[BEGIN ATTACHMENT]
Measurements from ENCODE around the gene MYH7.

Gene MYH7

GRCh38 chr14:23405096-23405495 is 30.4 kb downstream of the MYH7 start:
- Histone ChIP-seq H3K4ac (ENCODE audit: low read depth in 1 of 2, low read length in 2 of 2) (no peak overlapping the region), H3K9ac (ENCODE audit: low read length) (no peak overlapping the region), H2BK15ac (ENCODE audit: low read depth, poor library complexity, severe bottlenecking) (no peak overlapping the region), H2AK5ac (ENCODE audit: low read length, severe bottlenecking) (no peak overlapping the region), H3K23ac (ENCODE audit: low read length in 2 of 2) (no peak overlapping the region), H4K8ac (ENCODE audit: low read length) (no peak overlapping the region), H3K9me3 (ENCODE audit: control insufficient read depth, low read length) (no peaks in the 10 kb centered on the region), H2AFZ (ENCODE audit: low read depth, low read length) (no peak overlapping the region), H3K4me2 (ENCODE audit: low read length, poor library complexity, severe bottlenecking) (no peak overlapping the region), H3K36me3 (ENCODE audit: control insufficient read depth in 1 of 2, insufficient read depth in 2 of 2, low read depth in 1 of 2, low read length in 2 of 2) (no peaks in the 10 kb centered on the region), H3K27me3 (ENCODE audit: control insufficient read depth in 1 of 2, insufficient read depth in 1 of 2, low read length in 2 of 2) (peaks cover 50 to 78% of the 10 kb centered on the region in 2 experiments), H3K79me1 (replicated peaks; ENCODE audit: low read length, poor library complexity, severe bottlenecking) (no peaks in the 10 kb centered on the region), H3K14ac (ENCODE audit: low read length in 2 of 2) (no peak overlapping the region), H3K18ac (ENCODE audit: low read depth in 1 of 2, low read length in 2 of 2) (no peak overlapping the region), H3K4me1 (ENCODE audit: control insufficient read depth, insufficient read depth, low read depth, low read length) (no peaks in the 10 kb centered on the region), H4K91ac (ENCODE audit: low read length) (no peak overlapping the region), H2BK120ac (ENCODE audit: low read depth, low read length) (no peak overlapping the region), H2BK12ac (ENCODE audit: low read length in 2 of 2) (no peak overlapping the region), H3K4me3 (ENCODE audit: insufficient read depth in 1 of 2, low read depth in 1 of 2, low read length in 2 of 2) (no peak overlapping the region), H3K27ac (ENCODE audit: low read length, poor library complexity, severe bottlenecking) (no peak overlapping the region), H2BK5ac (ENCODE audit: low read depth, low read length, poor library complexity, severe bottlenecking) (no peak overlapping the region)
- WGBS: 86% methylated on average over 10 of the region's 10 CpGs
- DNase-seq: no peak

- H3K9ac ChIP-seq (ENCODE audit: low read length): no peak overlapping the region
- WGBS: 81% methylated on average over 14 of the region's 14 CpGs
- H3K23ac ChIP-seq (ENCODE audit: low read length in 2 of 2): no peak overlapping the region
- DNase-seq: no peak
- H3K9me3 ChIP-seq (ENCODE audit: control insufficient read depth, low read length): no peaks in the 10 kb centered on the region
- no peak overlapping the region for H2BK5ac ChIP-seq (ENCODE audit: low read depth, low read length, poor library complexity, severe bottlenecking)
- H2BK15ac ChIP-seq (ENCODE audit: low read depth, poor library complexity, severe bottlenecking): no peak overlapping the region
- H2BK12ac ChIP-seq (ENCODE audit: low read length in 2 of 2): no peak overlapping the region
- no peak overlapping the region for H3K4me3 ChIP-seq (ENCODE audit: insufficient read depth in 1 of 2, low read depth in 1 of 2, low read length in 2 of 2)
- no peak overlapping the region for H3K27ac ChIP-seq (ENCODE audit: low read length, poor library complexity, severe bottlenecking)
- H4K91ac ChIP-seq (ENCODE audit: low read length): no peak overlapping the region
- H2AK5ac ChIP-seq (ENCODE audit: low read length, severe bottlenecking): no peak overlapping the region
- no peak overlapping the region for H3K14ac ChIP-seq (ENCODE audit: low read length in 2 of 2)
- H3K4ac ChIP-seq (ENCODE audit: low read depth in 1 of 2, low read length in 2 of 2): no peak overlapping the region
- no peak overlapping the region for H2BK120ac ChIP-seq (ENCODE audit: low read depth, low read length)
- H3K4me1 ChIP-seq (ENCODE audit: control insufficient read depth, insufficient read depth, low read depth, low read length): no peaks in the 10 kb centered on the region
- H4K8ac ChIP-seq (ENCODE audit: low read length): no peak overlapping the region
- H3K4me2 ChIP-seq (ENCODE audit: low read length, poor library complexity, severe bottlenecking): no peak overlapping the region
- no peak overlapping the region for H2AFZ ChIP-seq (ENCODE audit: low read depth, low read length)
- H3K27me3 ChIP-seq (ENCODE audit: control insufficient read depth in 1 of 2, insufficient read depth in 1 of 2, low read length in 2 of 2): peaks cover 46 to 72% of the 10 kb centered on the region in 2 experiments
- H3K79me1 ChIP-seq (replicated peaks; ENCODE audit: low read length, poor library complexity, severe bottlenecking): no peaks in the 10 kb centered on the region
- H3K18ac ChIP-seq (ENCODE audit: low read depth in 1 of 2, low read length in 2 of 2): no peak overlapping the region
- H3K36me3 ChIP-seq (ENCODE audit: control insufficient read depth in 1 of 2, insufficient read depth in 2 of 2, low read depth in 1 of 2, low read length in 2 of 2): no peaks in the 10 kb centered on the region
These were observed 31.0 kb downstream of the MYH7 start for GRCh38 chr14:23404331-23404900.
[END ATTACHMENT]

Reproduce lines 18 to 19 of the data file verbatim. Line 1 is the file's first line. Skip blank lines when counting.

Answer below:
- H2AK5ac ChIP-seq (ENCODE audit: low read length, severe bottlenecking): no peak overlapping the region
- no peak overlapping the region for H3K14ac ChIP-seq (ENCODE audit: low read length in 2 of 2)